January 2011

Magnesium in Drinking Water

In 2009 the World Health Organization (WHO) recommended minimum levels of magnesium in bottled water, in order to help address the serious health problems that can result from a magnesium deficiency.

However, in the United States the FDA has refused to set a minimum recommendation for magnesium in bottled water. Critics of the FDA charge that their "foot-dragging" on this issue has cost "3 million avoidable deaths due to heart attack since 1977." What's the truth here?

Magnesium: Health Benefits
There's no question that magnesium is important to your health. Good dietary sources of magnesium include dark leafy greens like spinach, beans, and nuts (particularly cashews and almonds). Most daily multivitamins also include magnesium.

Macular Degeneration

A few years ago, my aging (but not decrepit) grandfather was diagnosed with macular  degeneration. Unfortunately, the prognosis for patients diagnosed with macular eye degeneration isn’t good; it’s thought of as an incurable disease that can ultimately lead to partial blindness. Macular degeneration is the deterioration of the retina in the center of the eye. Thankfully, new research suggests that despite predictions from experts that the numbers of people affected by the disease would increase, the numbers of diagnoses are actually decreasing by almost as much as 10%. 

Researchers are speculating that the change in numbers is the result of improved lifestyle habits, including changes in diet, less smoking, and more exercise. This analysis concurs with what is already suspected about the macular degeneration; this site statesthat the risk factors for macular eye degeneration include cigarette smoking, a high-fat diet, and obesity. Caucasian females are also much more likely to be diagnoses with macular eye degeneration, which is more commonly diagnosed on patients who are sixty and above. Avoiding cigarettes, eating healthily, and exercising might reduce the risk for getting the disease, but as with anything health-related, there are no guarantees.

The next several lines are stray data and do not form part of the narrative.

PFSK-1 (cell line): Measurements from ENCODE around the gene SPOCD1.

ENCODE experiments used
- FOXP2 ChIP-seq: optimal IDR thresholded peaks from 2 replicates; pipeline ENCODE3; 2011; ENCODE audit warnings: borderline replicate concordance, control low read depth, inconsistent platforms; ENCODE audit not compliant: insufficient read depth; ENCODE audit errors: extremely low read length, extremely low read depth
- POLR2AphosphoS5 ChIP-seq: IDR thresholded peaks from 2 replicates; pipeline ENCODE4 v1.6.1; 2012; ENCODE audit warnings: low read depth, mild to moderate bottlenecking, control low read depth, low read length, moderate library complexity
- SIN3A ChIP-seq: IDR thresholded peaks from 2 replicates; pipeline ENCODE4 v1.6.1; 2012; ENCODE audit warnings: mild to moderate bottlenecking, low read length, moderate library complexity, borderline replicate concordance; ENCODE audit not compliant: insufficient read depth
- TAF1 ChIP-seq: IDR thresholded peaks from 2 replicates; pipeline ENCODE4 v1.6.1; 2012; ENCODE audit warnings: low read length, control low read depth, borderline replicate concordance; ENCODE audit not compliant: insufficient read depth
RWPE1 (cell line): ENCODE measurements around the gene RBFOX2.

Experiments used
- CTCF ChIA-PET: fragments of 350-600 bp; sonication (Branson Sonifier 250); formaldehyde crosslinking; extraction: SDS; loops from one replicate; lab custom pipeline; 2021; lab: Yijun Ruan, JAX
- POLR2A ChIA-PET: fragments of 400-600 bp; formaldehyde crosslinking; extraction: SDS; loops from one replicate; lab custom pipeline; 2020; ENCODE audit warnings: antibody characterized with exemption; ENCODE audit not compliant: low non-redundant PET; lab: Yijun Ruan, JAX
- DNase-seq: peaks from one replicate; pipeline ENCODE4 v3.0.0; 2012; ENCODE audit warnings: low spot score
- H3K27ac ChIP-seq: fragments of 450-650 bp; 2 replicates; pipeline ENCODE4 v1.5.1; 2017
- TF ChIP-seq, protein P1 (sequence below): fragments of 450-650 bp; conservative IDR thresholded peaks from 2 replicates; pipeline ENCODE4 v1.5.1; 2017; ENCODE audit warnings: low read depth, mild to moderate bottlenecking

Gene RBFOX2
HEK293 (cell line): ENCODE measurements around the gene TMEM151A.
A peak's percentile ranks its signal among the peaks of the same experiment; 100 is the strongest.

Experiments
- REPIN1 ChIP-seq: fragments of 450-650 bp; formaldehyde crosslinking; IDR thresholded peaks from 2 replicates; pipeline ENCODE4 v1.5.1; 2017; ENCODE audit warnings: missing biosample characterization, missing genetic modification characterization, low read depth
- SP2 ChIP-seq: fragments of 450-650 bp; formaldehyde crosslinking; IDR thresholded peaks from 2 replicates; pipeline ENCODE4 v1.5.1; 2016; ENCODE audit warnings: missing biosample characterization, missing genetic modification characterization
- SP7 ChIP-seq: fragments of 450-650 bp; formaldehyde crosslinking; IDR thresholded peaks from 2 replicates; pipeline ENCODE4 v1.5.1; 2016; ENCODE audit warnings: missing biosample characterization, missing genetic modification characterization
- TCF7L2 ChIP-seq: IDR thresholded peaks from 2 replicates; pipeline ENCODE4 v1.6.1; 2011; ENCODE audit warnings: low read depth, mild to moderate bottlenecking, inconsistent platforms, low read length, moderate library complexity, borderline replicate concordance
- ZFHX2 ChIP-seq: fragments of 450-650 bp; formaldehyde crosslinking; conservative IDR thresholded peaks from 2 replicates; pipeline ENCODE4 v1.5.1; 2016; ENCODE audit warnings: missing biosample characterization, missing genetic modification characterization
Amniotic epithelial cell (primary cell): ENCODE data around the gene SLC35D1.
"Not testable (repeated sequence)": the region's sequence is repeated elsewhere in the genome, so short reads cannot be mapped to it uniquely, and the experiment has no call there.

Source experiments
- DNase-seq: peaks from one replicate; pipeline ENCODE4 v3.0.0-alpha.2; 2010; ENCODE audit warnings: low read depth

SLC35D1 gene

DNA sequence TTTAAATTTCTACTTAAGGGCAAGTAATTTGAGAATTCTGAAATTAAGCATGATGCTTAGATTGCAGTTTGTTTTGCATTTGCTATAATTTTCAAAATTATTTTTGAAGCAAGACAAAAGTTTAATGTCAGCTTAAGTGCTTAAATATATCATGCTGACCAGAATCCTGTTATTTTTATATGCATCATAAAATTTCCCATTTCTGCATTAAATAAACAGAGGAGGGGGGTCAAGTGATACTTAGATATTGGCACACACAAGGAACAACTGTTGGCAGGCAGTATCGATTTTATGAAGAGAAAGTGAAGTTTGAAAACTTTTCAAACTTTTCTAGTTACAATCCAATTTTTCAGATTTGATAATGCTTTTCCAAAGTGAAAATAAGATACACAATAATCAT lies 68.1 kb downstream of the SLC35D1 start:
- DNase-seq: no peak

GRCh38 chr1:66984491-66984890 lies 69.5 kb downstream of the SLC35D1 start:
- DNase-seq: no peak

News Flash: Breakfast Cereal Isn't Magic

You know that Vitaminwater is just soda, it's not actually vitamins, right? Well, in yet another blow to "neutraceuticals," the FTC has announced a class action lawsuit against General Mills cereals for two ridiculous claims they made for their cereals over the last few years.

The first claim was splashed across Rice Crispies in the winter of 2009, at the height of swine flu (and swine flu vaccine) panic. I remember walking down the cereal aisle, only to be stopped in my tracks by the bright yellow banner on the box trumpeting that the humble cereal "Now helps support your child's IMMUNITY."

NOW helps support immunity? Now helps support IMMUNITY? There were so many disbelieving ways to read that line.

Medical Films: Extraordinary Measures

Brendan Frasier should really stick to the action flicks. It’s not that he’s horrible in a drama (or romance, or comedy, or whatever); it’s just that every time he’s on screen, you think a mummy is going to pop out and scare you from somewhere. Plus, he’s got that yummy action hero look—he’s just not the same in a business suit. Still, his latest film, Extraordinary Measures, is a heartwarming family drama worth a watch. (Spoilers ahead.)

Vaccine/Autism Link Wholly Fraudulent

This is my mock-surprised face.  Andrew Wakefield has finally, officially, been pronounced a fraud, a cheat, and a liar.  An investigation by the British medical journal which originally published Andrew Wakefield's "findings" that vaccines caused autism called it an "elaborate fraud."

Presumably at the behest of his financers, Wakefield falsified the medical records of the children in his study.  To quote CNN, "of the 12 cases Wakefield examined in his paper, five showed developmental problems before receiving the MMR vaccine and three never had autism."